VIDEO: The most wonderful time for a Christmas tree lighting in Clay
By Crystal McGough, copy editor
CLAY — The sky was crystal clear and the weather perfect for the city of Clay’s annual Christmas tree lighting ceremony at Cosby Lake on Sunday night. With temperatures in the 50s, it was not bitterly cold, but a cool breeze coming in off the lake made it a perfect night for hot chocolate and cookies, while crowds gathered around to hear the Clay-Chalkville High School “Kool Kats” jazz band entertain with an assortment of classic Christmas songs.
“It’s my pleasure to be here every year and kick off the holiday season,” CCHS band director Joel Henson said. “We love coming out, and the tree lighting is a special event for our group.
“I also want to say, it’s nice to teach in a community like Clay, where the city is so supportive of all of our activities at the high school. I know (CCHS Principal Michael Lee) is very appreciative of the support that he gets and we, as a program, we’re also very appreciative of the support of Mayor Webster and the city council.”
Under the direction of assistant band director Kelvin Benion, the “Kool Kats” performed a variety of well-known songs, including White Christmas, Let it Snow, Santa Claus is Coming to Town and Jingle Bells.
“You can’t have Christmas unless you gonna do a little Jingle Bells,” Benion said.
Between performances, Clay Mayor Charles Webster spoke, giving recognition to the council members who were in attendance: Ben Thackerson, Dennis Locke, Dean Kirkner and Bo Johnson. Councilor Becky Johnson was not able to be in attendance due to a recent surgery.
“They support our schools (and) the community 100%,” Webster said of the council. “So, we’re very fortunate to have a group of people that can work together and get things accomplished for the city. I’m really thankful for them and the work that they do to help us move things forward. And we really do enjoy helping the schools, the band and all the activities at the schools. We really support them 100%.”
Additionally, Webster thanked Clay Public Works and City Manager Ronnie Dixon for setting up the event and making it possible. He also commended Bryant Bank for providing the complimentary hot chocolate.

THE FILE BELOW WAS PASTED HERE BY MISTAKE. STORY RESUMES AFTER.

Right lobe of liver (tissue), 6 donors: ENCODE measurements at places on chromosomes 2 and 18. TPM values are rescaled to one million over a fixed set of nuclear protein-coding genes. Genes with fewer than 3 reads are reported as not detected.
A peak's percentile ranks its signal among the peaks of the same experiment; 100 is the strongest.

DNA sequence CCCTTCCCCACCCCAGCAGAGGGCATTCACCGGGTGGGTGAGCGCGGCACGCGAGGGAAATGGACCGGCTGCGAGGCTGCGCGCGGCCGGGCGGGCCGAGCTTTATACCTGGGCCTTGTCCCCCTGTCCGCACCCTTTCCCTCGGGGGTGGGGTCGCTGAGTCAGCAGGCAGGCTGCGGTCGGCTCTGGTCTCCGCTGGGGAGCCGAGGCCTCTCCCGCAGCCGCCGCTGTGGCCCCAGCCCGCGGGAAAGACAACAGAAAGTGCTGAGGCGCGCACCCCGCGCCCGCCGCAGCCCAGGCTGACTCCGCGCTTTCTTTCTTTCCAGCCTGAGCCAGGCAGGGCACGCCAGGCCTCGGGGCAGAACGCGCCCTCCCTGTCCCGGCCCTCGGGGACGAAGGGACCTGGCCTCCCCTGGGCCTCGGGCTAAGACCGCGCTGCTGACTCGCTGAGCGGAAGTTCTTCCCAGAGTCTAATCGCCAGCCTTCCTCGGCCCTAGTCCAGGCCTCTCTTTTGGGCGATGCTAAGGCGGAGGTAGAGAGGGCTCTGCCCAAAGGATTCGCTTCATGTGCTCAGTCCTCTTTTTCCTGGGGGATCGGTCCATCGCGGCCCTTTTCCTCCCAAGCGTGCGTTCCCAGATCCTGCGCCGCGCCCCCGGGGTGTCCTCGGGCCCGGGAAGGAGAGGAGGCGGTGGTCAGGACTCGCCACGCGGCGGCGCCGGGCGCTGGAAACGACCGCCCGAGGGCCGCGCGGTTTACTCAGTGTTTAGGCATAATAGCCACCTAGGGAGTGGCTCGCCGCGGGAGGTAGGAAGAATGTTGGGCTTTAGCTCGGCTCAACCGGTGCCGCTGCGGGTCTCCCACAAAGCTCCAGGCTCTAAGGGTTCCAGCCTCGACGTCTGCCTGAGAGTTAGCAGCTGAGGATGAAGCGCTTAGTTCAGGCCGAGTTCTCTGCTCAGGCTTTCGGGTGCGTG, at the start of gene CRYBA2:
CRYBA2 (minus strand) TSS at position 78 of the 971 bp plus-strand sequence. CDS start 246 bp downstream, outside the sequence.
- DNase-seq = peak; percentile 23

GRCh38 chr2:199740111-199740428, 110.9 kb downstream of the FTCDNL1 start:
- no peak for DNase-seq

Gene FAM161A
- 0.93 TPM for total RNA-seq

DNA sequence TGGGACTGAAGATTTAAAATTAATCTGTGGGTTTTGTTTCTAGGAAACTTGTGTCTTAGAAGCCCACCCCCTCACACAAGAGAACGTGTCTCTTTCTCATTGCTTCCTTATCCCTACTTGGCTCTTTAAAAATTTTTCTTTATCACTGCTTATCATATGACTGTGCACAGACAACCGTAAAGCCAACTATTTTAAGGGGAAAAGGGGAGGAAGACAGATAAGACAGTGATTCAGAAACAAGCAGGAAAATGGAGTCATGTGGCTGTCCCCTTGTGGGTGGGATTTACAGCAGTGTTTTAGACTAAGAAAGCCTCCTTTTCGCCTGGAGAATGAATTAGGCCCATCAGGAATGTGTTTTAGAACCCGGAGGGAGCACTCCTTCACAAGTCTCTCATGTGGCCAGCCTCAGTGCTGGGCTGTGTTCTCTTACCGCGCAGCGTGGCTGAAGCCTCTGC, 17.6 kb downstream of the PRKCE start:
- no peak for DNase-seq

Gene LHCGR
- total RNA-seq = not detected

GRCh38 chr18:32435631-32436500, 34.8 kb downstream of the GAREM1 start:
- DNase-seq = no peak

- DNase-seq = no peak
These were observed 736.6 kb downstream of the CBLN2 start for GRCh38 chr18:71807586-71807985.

Pastor Ken Daniels, of First Baptist Church of Chalkville, gave a brief devotion during the event.
“Christmas is my favorite time of the year,” Daniels said. “It’s a time where people, they lay aside all their differences; they come together. We learn from battles and wars from (the) past where enemies, on Christmas Day, they laid their weapons down and they came together as one and they celebrated Christmas. That tells me that there’s hope in the world.
“So I would like to share with you the hope that we have. Hundreds of years ago, before the birth of Jesus, Isaiah said, ‘For unto us a child is born. To us a son is given … He will be called Wonderful Counselor, Mighty God, Everlasting Father, Prince of Peace … Today’s advent represents hope, and I look around at a world, a nation, that is in disarray right now and division, but there is hope. I am thankful for Mayor Webster and the city council for doing this. This is a strong unification of what we need to do in our land. And I appreciate you, but I understand, mostly, that it all rests upon the hope that we have in the birth of Jesus Christ, whom we celebrate this season.”
According to City Manager Ronnie Dixon, this was the eighth annual Christmas tree lighting ceremony for the current city of Clay administration. Mayor Webster said that, while he didn’t get a head count this year, they usually average around 200 people at the event each year.
“It’s been doing better every year,” Webster said. “We have more participation with the high school and the jazz band, and we do a little bit more each year.”
Webster said that the city wants to put on more community events throughout the year for different occasions.
“I know we plan for the fifth of July,” he said. “We do the fall festival, and then we do our big event opening day of the ballpark. So once we get our splash pad and all built, that’s going to be a lot bigger, too.”
The most important thing about city events, such as the Christmas tree lighting, is “just getting people together,” Webster said. “Trying to get everybody to get out and participate in things. This day and time, people don’t do that as much anymore. Our goal is to get more parents out, get more parents involved in what the kids are doing, so it helps that.”